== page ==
Scott Morrison flags company tax cuts, IR reform as key to COVID-19 economic recovery
Tax breaks for big business, deregulation and wide-scale industrial relations reform will form part of the Morrison government's attempts to lift the nation out of the economic black hole caused by the global coronavirus pandemic.
Prime Minister Scott Morrison warned the COVID-19 crisis would hit the economy like "a truck" on Friday but ruled out introducing a temporary levy to begin paying down tens of billions of dollars in debt accumulated from its emergency response.
Prime Minister Scott Morrison says COVID-19 will hit the Australian economy “like a truck”.Credit:Alex Ellinghausen
He has promised to fast-track new and existing major infrastructure projects and adopt an aggressive pro-business investment strategy ahead of the October budget to help the country claw its way out of an expected virus-induced recession.
"All I know is that the hit the Australian economy is taking is the biggest we have seen since the Great Depression," he told Melbourne's 3AW radio on Friday.
"The GFC was an entree compared to what this is, this is on a whole other level. On the economy we have some really bad news coming our way … this thing is going to hit like a truck."
Economists are forecasting a deficit for this financial year of at least $60 billion, blowing out to more than $100 billion in the next financial year.
The Reserve Bank of Australia and Treasury have warned the government's current economic policy framework was inadequate for the task ahead, with Mr Morrison this week leaving open the option of breaking election promises if need be.
Senior government figures on Friday flagged the potential return to cutting the company tax rate for big business and a possible aggressive overhaul of the nation's industrial relations framework.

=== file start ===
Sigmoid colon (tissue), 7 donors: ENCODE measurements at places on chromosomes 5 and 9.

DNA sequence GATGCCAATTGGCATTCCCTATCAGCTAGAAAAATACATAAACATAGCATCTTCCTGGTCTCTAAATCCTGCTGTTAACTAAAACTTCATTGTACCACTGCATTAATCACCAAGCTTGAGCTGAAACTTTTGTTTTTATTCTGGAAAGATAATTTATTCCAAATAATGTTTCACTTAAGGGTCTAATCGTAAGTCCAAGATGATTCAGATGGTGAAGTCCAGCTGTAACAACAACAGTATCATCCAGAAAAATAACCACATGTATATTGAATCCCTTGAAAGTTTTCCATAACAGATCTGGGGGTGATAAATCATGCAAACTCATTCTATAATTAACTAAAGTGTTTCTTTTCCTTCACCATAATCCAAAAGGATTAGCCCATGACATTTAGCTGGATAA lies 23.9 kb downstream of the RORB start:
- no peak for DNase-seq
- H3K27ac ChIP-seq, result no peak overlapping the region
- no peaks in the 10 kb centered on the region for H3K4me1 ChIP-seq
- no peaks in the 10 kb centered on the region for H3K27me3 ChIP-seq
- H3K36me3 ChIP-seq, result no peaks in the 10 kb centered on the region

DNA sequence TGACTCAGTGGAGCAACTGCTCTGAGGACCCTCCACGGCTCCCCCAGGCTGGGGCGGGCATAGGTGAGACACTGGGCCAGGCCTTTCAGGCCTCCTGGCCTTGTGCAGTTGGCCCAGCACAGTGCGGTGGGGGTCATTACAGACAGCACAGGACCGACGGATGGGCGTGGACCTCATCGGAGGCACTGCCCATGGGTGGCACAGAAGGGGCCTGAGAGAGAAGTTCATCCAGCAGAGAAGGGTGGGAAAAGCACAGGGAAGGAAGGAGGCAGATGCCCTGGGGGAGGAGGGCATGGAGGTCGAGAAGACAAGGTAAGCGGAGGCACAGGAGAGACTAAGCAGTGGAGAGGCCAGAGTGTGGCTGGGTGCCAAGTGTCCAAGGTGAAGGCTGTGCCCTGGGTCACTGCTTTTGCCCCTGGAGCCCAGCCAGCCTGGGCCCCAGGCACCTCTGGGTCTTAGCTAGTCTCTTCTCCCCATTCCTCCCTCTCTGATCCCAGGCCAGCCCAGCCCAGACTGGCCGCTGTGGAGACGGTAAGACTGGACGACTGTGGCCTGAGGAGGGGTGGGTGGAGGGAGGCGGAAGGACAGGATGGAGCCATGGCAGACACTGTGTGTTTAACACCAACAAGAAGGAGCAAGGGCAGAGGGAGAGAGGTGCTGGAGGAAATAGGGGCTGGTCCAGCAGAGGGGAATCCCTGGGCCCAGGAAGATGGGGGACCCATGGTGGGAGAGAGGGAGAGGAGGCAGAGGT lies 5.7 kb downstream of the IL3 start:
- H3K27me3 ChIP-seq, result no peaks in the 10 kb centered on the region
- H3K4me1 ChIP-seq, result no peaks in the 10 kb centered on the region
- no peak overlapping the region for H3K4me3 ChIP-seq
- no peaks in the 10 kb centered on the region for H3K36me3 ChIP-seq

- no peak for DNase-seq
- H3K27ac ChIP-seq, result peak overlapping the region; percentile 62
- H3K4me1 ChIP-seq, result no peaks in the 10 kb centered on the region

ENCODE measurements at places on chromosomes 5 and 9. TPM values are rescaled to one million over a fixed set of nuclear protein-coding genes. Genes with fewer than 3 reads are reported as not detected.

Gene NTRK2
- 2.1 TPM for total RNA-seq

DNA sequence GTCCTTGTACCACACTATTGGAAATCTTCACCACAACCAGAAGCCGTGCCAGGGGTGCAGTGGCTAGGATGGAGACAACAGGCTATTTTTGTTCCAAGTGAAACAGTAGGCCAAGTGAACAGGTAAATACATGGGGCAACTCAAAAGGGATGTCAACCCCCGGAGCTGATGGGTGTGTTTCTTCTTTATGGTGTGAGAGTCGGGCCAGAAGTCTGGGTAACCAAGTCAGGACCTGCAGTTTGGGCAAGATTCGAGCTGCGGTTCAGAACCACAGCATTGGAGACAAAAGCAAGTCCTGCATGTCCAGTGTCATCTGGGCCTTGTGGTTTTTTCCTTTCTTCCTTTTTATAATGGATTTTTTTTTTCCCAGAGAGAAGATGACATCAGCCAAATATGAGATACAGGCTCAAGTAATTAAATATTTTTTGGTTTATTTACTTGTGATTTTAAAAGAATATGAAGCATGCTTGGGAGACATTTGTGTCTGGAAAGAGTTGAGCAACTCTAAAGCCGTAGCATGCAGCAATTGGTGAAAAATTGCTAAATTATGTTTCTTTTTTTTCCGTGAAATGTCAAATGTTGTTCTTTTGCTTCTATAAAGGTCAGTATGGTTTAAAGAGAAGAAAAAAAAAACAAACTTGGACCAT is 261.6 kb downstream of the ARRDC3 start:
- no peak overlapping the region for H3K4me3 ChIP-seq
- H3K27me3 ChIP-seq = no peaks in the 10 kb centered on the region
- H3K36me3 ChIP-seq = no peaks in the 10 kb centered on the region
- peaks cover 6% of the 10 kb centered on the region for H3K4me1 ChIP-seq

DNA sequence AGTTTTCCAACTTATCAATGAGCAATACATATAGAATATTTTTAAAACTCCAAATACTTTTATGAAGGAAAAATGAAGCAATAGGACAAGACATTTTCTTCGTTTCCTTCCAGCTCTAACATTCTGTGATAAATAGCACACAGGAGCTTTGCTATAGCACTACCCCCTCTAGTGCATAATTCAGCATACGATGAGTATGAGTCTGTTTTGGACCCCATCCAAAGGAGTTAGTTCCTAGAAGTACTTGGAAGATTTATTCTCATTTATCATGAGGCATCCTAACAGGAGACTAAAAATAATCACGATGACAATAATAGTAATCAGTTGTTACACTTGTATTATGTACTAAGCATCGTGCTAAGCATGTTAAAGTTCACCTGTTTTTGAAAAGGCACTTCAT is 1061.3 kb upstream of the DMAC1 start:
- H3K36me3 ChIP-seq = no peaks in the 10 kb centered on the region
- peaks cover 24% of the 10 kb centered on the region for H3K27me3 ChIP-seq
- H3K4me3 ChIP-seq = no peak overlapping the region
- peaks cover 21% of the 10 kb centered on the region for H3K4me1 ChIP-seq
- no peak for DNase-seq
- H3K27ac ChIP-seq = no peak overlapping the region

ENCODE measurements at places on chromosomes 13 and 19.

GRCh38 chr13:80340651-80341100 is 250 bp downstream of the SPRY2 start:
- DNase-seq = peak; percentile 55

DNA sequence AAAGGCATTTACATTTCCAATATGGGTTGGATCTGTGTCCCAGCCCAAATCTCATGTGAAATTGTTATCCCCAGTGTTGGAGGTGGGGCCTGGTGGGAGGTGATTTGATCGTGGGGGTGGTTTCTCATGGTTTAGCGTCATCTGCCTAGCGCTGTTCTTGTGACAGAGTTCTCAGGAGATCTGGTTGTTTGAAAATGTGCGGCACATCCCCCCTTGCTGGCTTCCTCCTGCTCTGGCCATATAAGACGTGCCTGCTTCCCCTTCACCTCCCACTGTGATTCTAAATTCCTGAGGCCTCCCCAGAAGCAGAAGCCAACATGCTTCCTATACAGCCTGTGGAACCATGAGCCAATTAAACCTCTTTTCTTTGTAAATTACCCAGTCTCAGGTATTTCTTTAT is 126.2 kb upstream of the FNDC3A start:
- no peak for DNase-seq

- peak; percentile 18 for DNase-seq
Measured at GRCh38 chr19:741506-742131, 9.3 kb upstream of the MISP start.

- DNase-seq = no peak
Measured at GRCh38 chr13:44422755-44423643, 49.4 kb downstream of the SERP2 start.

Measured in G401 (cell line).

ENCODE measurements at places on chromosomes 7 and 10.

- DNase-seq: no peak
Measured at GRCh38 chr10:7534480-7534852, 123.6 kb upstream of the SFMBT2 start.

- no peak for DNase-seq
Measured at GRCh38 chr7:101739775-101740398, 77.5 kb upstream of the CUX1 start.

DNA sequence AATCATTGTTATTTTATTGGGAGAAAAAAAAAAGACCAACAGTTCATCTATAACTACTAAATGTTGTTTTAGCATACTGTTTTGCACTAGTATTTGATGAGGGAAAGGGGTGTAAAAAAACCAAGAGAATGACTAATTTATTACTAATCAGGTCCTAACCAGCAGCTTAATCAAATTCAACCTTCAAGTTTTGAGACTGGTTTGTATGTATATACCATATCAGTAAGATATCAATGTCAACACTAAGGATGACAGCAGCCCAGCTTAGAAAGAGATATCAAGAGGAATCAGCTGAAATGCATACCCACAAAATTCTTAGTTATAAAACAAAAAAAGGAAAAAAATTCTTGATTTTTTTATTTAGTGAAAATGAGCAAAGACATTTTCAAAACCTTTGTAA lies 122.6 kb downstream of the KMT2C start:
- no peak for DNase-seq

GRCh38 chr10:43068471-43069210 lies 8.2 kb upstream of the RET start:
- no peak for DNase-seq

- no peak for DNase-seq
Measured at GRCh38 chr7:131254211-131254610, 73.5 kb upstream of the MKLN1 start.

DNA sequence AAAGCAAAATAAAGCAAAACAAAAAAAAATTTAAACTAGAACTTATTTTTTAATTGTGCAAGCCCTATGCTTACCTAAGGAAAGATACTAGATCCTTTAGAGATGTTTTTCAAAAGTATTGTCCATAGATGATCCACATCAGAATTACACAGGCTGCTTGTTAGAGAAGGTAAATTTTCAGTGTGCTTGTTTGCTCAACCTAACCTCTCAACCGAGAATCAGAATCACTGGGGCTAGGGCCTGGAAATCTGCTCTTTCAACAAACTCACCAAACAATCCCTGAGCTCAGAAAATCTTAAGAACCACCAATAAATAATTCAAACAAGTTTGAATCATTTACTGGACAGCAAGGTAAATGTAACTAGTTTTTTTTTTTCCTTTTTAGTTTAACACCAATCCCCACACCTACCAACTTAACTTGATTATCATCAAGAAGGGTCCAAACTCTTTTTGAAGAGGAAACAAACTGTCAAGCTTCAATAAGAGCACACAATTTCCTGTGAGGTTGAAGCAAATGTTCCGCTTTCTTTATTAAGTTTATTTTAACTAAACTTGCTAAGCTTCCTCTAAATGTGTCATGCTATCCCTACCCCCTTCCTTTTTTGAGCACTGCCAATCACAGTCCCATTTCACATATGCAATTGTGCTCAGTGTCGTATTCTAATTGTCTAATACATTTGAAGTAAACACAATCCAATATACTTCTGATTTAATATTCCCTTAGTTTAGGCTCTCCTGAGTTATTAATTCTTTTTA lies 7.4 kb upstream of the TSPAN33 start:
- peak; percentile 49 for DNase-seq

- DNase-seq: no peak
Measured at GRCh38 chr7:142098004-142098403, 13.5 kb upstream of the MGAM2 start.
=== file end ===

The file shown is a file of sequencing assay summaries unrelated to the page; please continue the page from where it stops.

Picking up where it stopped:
In August 2018 the Coalition was forced to abandon its plan to cut the corporate rate to 25 per cent for firms with a turnover of more than $50 million because it could not secure the support of the Senate crossbench.
Mr Morrison warned Australians more bad economic news was to come but would not bow to the "inevitability" of an economic depression, saying programs such as the JobKeeper wage subsidy were designed to cushion the economic blow.
Ratings agency S&P Global, which now expects Australian unemployment to average 7.4 per cent this year and remain elevated until at least 2023, said the economies of the Asia-Pacific would change because of the virus outbreak.
The firm's Asia-Pacific chief economist, Shaun Roache, said enduring unemployment would result in lower spending, higher savings and stress on some of the region's more leveraged households.
"The structure of demand is likely to change – think less travel, more healthcare," he said.
Finance Minister Mathias Cormann promised on Friday the government would keep taxes "as low as possible" but "as high as necessary" to fund essential services.
"We are certainly not focusing on increasing the tax burden on the economy at a time when we want to pursue stronger economic growth and a strong economic bounce back on the other side," Senator Cormann told Sky News Australia.
Opposition Leader Anthony Albanese warned the federal government against a return to its "old ideological position of attacking the rights of working people".
"If the government's response post this crisis is to further undermine our unions and to attack wages and conditions of working people, then that will not help the recovery. It will not help growth," Mr Albanese said.
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